From the Daytona
News Journal February 23, 2013. How will this affect air traffic at Ormond
Beach Airport if it happens? Who knows:
Local airport towers on FAA’s cut list
New Smyrna, Ormond could be affected by ‘sequester’
By MARK I. JOHNSON
Control towers at the New Smyrna Beach and Ormond Beach municipal airports are among more than 100 air traffic control facilities nationally slated for possible closure as part of the across-the-board federal budget cuts known as the sequester.
In announcing $600 million in cuts scheduled to take effect Friday, the Federal Aviation Administration listed the two local towers as ‘‘air traffic control facilities that could be closed.’’ Neither the Flagler County Airport nor Daytona Beach International Airport was on the list of possible tower closures.
The budget cuts also could mean delays of up to 90 minutes for air travelers and one-day furloughs every two-week pay period for the FAA’s 47,000 employees, Transportation Secretary Ray LaHood warned in an appearance at Friday’s White House briefing.
Additional plans include eliminating the overnight shift at more than 60 air traffic control facilities and reducing preventative maintenance and support for all air traffic control equipment. The furloughs and closures would begin in April.
‘‘Safety is our top priority, and in the course of implementing the operational changes, we may reduce the efficiency of the national airspace in order to maintain the highest safety standards,’’ LaHood and FAA Administrator Michael Huerta said in a letter announcing the plans. ‘‘We are aware that these service reductions will adversely affect commercial, corporate and general aviation operators. We also expect that as airlines estimate the potential impacts of these furloughs, they will change their schedules and cancel flights.’’ Delays for travelers are most likely in larger cities.
‘‘Flights to major cities like New York, Chicago and San Francisco could experience delays of up to 90 minutes during peak hours because we will have fewer controllers on staff,’’ the letter said.
The sequester cuts were created as part of Congress’ August 2011 debt-ceiling deal, then delayed as part of the fiscal-cliff negotiations at the end of 2012. Democrats and Republicans have called for a deal to avert the cuts, but there's been little progress while Congress has been in recess.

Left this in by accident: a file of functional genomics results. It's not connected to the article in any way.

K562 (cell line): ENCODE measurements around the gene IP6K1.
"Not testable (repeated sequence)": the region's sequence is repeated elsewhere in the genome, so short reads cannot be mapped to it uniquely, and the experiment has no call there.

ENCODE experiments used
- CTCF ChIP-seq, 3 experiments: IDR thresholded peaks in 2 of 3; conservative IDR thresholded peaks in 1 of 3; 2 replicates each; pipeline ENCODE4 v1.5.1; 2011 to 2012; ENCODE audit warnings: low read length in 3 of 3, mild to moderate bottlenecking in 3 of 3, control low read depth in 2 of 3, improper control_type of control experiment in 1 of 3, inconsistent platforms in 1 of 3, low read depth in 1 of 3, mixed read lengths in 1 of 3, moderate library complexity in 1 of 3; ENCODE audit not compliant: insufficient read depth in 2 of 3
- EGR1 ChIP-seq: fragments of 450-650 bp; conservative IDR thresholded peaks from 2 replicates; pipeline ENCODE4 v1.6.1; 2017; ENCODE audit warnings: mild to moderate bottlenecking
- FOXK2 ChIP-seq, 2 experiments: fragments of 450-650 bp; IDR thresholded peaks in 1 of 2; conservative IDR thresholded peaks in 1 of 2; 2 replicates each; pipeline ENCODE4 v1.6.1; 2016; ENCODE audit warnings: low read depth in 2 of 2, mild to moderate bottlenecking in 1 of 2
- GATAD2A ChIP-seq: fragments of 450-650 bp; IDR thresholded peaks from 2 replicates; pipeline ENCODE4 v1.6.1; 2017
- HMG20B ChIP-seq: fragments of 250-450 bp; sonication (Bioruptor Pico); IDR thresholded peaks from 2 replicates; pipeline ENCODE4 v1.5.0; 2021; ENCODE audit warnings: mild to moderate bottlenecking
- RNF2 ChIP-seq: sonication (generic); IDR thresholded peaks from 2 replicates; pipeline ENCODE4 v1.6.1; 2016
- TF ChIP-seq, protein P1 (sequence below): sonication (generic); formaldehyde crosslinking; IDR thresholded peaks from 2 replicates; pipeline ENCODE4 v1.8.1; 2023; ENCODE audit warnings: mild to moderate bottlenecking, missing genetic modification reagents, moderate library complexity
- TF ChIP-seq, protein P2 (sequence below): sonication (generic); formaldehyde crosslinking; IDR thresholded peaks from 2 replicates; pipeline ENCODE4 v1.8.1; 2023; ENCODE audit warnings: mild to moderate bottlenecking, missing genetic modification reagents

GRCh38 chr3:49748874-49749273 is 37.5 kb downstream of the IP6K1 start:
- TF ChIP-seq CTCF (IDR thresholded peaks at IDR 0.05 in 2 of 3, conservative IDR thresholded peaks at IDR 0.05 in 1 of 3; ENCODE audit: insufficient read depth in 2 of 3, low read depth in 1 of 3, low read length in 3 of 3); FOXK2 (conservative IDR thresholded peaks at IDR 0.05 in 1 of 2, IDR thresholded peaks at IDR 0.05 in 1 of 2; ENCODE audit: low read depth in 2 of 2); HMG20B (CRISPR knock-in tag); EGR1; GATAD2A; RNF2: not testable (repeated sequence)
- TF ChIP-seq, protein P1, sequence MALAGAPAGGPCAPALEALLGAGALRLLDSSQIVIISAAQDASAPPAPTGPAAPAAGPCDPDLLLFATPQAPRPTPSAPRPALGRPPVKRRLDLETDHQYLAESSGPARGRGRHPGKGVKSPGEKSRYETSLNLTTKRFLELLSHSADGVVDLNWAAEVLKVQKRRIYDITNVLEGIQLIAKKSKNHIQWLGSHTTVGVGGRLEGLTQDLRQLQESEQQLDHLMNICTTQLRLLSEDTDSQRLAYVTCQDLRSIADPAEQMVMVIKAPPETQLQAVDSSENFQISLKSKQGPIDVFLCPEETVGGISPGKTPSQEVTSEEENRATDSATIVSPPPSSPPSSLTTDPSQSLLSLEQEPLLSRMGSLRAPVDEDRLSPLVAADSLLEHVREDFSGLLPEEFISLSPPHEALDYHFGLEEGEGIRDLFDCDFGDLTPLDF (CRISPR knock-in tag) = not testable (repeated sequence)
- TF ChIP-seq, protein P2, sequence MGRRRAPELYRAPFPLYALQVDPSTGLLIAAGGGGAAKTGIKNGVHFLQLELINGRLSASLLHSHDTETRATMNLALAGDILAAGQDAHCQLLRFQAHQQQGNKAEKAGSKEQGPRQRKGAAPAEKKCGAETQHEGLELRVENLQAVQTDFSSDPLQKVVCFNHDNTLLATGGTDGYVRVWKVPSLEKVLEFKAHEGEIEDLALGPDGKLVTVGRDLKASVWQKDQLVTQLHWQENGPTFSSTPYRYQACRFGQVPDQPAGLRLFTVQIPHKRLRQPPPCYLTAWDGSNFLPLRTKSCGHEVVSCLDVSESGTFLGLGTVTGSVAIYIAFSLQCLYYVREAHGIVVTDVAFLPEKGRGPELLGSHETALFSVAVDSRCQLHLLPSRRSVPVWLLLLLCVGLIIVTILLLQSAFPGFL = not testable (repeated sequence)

Local pilot reaction to the FAA announcement was direct.
''I think this is bad for the airport, for the city and for safety,'' said Arlen Stauffer, vice president of the Friends of New Smyrna Beach Airport. ''These airports are like the interstate highway system for cars. Airports like (New Smyrna Beach Municipal) allow commerce and travel all across the country.'' New Smyrna Beach City Manager Pam Brangaccio said if the closure goes into effect, the city would revert to the procedures pilots used before the control tower opened in 2004. Instead of communicating with tower personnel, pilots will have to communicate with each other during takeoffs and landings.
''There will also be changes in the (flight) patterns,'' she said. ''I don't think anyone will be happy.'' Ormond Beach Economic Development Director Joe Mannarino, who oversees that city's municipal airport, declined to comment on the FAA's announcement.
''I don't know enough about it to make a comment,'' he said. ''Sequestration is in the Congress' and the president's hands.'' The closures would not affect flight operations at Embry-Riddle Aeronautical University, said Justin Johnson, the school's director of aviation safety.
Embry-Riddle has about 300 flights a day and practices land ings at all of the local airports, including DeLand, which does not have a tower. The addition of towers at the New Smyrna Beach and Ormond Beach airports meant ''safe operations went to safer operations,'' he said.
''Having a tower organizes what could be chaos into safer operations,'' Johnson added.